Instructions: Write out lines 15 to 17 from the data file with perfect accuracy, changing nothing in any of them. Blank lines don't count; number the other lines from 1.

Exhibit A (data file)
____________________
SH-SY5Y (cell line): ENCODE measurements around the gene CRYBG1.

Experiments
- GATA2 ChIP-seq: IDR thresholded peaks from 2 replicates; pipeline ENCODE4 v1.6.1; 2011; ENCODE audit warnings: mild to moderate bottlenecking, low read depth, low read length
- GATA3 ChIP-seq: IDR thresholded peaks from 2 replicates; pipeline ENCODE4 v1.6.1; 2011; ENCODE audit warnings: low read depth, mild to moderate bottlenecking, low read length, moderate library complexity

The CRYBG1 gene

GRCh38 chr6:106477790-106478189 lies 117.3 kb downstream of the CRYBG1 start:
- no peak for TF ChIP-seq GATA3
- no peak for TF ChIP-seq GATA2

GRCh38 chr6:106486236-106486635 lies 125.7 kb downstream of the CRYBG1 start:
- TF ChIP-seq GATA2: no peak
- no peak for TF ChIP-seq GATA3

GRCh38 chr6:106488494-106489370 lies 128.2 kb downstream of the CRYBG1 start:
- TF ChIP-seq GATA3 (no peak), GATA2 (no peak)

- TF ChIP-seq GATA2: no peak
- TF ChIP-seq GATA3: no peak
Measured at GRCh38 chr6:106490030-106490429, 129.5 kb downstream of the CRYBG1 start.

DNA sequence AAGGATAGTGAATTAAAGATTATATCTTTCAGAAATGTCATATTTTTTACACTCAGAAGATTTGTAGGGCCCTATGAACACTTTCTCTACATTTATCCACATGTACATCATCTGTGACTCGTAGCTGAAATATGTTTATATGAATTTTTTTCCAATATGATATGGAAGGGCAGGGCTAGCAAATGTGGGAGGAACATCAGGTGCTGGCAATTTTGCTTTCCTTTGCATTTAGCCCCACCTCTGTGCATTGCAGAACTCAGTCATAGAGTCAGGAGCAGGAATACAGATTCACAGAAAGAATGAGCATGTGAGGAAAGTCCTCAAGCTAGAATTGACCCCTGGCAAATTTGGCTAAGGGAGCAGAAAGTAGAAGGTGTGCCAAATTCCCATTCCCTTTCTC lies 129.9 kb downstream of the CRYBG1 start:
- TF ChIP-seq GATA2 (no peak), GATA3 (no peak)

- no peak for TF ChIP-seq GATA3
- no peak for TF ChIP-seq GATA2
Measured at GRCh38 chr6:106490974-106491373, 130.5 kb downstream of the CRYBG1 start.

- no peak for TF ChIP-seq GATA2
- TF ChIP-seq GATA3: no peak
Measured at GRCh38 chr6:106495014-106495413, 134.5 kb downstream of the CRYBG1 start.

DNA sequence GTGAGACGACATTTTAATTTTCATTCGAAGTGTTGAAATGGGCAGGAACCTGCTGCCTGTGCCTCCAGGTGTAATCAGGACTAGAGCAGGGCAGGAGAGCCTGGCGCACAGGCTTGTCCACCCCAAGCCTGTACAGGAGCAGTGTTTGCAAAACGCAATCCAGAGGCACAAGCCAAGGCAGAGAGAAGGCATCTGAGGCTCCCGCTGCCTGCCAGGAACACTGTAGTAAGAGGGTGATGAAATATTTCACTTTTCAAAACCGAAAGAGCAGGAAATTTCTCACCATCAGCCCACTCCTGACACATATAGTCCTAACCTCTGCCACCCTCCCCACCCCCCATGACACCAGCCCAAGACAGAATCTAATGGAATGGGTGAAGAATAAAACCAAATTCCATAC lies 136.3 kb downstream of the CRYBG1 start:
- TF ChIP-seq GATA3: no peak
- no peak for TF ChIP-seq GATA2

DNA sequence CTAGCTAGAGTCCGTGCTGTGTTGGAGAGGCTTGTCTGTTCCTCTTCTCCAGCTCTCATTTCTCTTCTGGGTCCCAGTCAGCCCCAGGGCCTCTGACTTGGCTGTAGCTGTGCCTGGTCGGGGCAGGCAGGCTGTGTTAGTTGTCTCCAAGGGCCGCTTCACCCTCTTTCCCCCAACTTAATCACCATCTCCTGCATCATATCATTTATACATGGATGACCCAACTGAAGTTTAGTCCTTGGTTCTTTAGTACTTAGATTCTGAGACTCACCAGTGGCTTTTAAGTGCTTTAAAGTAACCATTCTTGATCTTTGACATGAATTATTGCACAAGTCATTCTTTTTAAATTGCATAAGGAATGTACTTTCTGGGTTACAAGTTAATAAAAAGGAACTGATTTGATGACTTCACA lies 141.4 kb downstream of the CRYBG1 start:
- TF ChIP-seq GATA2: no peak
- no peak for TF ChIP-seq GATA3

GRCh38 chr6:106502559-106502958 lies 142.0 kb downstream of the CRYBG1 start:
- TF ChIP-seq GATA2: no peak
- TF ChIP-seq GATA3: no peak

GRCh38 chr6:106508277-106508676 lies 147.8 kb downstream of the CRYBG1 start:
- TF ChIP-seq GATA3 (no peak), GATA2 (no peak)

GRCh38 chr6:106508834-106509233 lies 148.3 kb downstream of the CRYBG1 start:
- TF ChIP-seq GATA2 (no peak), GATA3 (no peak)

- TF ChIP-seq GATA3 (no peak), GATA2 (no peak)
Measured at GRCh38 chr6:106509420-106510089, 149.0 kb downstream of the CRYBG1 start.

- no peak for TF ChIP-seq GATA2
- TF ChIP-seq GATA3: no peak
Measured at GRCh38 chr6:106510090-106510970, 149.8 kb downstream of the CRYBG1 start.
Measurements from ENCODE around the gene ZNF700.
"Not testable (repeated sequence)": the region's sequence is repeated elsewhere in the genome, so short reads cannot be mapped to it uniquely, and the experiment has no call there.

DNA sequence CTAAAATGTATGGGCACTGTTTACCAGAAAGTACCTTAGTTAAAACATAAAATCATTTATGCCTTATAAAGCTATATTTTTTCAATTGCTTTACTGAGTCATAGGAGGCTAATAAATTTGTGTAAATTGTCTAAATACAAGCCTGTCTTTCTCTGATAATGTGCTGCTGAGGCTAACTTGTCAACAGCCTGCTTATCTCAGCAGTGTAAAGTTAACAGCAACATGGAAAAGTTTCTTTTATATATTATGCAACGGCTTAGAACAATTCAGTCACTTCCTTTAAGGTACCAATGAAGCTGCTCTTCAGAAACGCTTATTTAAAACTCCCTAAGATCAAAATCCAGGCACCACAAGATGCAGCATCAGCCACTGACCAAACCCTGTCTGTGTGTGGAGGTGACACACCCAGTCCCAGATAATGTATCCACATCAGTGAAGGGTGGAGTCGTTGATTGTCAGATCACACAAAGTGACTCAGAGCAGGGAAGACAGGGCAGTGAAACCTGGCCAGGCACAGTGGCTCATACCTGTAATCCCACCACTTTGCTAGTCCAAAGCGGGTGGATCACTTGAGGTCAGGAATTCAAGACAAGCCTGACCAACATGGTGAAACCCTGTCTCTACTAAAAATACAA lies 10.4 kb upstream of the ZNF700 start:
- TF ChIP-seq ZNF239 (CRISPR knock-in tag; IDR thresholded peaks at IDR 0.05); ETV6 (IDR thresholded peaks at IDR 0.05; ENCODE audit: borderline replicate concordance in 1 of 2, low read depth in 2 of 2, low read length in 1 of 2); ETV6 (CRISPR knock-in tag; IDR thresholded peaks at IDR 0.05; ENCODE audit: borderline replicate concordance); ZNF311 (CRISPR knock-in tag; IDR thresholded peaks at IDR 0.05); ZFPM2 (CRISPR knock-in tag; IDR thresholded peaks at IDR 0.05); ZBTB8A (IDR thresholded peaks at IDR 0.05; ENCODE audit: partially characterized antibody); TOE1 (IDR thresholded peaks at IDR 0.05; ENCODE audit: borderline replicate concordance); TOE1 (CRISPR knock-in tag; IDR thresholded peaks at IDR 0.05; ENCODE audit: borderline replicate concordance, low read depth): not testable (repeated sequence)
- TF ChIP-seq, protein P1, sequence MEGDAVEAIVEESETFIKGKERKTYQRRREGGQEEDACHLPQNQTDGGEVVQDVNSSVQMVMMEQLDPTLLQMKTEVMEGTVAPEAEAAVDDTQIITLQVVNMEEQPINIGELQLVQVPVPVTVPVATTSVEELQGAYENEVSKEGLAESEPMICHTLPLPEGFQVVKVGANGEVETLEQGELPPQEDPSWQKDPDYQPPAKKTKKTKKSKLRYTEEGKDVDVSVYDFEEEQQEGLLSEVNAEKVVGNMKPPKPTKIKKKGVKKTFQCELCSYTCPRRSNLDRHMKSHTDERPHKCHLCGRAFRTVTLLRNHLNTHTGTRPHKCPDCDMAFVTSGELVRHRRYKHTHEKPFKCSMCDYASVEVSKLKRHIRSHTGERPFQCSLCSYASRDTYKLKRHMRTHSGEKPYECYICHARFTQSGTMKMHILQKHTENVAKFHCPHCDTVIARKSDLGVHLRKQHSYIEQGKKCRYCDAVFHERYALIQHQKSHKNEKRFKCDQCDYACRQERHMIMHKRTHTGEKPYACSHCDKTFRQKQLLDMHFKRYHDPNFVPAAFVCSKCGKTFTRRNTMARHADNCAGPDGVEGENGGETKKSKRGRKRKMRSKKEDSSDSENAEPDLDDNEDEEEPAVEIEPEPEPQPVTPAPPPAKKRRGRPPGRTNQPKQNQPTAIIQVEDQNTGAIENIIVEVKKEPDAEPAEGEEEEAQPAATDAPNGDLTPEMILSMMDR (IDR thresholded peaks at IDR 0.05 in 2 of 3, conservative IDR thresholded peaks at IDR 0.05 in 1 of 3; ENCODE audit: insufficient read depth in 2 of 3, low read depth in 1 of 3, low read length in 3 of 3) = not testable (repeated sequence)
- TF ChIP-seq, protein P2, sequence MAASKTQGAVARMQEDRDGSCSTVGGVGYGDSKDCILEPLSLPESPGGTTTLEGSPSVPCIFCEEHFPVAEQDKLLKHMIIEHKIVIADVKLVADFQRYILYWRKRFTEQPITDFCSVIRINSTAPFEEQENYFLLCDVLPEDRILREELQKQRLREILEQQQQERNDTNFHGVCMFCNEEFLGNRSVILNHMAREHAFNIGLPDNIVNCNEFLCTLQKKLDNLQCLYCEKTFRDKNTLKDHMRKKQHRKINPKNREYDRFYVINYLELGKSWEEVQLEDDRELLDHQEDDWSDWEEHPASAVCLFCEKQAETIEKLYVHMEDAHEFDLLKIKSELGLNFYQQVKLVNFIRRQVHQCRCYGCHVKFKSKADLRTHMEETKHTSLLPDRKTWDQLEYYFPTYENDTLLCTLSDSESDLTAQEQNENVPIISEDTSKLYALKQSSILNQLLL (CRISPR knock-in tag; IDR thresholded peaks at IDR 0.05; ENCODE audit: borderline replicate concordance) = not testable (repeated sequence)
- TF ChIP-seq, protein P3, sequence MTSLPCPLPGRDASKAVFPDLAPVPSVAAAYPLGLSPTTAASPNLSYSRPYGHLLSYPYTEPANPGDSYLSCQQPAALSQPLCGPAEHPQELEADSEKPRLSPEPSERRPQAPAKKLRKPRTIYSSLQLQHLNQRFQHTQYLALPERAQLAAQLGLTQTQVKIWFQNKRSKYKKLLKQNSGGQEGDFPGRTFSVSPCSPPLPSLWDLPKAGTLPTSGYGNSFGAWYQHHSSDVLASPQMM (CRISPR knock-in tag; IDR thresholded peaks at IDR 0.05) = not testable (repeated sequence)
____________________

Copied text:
- TF ChIP-seq GATA3: no peak
Measured at GRCh38 chr6:106490030-106490429, 129.5 kb downstream of the CRYBG1 start.

DNA sequence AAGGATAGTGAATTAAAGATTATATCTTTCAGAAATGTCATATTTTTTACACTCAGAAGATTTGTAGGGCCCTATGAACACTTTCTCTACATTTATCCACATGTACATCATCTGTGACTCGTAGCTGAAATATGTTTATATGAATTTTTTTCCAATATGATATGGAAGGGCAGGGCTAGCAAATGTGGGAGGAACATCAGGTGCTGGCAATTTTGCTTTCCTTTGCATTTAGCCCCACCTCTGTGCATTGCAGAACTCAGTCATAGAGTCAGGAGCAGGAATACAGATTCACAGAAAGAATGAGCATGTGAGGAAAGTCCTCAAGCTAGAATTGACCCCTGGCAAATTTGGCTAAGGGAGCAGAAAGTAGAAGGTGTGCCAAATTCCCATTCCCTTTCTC lies 129.9 kb downstream of the CRYBG1 start: